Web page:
It’s odd that anyone is using a little bit of temporary illegal car parking (AKA ferry traffic) as justification for a massive urban highway. I think a lot of folks thought that the whole point of getting rid of the viaduct was to have more of an urban feel and maybe even a little less noise downtown. The viaduct is a massive noise generator to say the least. As for ferry traffic..that’s a simple thing. First off..allow the making of appointments. Charge more money for summer crossings outside of appointments. A lot more. The ferry is far too cheap. (Love the $1 penalty for riding a bike as well).
Two lanes each direction along the waterfront south of the ferries is quite suitable.
The ferries need to move farther south if they don’t like the fact Seattle is growing and doesn’t want a surface highway that will be at capacity at most a few times a day in the summer for a few minutes.
[…] are no fans of the state’s existing plans for a surface highway on the waterfront. But the city’s developing waterfront park is pretty cool and has received tons of public […]
lol, the “bike facility”:
The bicycle facility would run on the west side of Alaskan Way from S. King Street to about Virginia Street, where it would CROSS THE ROAD to join the existing path on the east side of the roadway. At the new Elliott Way‐Pine Street intersection, the bicycle facility would branch westward to run along the Pine Street extension as well as continuing north on Elliott Way. On Elliott Way, north of the intersection, the facility would TRANSITION to TWO SEPARATE 6‐foot‐wide bicycle lanes, with the lane on the east side of Elliott Way carrying northbound bicycles and the lane on the west side of the street carrying southbound bicycles. North of Bell Street, these bicycle lanes would connect with existing lanes on Elliott and Western Avenues in Belltown.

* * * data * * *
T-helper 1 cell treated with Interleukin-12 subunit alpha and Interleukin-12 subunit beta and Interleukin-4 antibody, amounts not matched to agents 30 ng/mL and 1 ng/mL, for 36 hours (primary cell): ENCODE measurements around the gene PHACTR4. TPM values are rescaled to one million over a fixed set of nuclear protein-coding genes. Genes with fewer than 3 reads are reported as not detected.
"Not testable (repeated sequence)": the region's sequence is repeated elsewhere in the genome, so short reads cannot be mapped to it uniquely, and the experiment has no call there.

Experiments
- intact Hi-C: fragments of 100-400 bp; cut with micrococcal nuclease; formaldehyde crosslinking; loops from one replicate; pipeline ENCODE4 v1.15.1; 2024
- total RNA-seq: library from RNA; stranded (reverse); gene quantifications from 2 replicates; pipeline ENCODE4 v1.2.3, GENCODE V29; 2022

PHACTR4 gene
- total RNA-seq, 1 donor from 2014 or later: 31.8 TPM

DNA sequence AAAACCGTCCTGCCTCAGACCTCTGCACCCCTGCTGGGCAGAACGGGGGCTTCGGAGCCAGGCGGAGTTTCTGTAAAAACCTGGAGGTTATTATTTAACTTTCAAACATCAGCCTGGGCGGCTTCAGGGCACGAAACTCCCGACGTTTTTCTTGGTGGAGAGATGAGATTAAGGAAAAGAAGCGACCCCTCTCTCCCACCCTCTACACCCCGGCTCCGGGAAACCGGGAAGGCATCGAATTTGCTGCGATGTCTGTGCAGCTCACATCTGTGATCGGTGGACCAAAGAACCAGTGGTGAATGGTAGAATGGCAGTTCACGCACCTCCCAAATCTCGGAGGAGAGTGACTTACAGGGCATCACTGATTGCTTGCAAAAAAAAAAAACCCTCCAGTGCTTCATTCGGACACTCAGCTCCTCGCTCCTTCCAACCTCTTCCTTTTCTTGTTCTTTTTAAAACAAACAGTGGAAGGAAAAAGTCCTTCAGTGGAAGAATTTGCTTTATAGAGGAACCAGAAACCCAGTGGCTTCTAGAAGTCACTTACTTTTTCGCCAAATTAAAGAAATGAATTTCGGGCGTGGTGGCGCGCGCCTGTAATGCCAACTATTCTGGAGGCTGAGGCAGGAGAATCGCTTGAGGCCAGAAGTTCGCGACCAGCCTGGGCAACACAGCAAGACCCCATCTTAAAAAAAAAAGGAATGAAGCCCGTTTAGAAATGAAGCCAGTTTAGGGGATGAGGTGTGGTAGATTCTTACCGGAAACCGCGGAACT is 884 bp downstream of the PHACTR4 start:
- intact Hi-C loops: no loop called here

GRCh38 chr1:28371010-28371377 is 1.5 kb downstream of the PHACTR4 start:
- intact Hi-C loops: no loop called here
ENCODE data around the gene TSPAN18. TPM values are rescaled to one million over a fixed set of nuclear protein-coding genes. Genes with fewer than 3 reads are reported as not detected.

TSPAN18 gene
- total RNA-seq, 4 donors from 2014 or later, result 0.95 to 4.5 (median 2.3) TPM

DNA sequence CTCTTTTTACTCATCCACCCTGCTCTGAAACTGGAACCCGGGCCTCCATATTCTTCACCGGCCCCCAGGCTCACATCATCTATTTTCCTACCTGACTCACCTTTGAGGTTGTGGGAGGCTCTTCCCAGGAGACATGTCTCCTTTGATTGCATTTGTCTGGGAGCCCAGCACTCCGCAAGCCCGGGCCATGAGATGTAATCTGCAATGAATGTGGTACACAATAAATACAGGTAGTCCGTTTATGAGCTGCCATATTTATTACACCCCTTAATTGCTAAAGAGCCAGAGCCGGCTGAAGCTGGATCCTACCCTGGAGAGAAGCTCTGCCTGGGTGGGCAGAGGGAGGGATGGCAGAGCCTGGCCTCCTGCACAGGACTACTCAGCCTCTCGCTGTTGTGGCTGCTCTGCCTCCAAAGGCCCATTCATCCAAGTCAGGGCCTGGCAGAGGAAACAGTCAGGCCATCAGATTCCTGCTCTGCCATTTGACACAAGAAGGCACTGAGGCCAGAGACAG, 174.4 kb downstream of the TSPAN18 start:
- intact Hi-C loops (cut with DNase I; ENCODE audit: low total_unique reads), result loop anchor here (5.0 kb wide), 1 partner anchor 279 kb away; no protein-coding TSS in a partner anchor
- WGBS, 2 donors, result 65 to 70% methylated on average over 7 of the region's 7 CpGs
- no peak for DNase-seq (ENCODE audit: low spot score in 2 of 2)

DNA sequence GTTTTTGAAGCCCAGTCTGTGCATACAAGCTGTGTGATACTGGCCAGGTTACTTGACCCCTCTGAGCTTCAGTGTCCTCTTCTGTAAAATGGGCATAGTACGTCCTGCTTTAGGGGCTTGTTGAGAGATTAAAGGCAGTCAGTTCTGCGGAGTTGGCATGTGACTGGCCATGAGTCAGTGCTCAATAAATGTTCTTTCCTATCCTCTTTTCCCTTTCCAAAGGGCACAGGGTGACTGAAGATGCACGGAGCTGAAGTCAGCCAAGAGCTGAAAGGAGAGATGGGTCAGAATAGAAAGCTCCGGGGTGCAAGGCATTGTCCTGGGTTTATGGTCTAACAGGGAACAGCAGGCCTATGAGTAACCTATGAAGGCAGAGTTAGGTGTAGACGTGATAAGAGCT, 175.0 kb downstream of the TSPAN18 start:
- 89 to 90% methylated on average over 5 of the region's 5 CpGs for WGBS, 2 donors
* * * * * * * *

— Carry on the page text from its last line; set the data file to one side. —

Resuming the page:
[…] to build a new surface highway between the glorious Elliott Bay waterfront and its downtown core despite warnings from major transportation advocacy groups warning that such a wide roadway would put people walking […]
[…] (surface highway) has upset a conflicting array of local advocates. Walk, bike, and Vision Zero advocates rightly clamor for a smaller, safer, slower roadway (reduce the general purpose lanes!). […]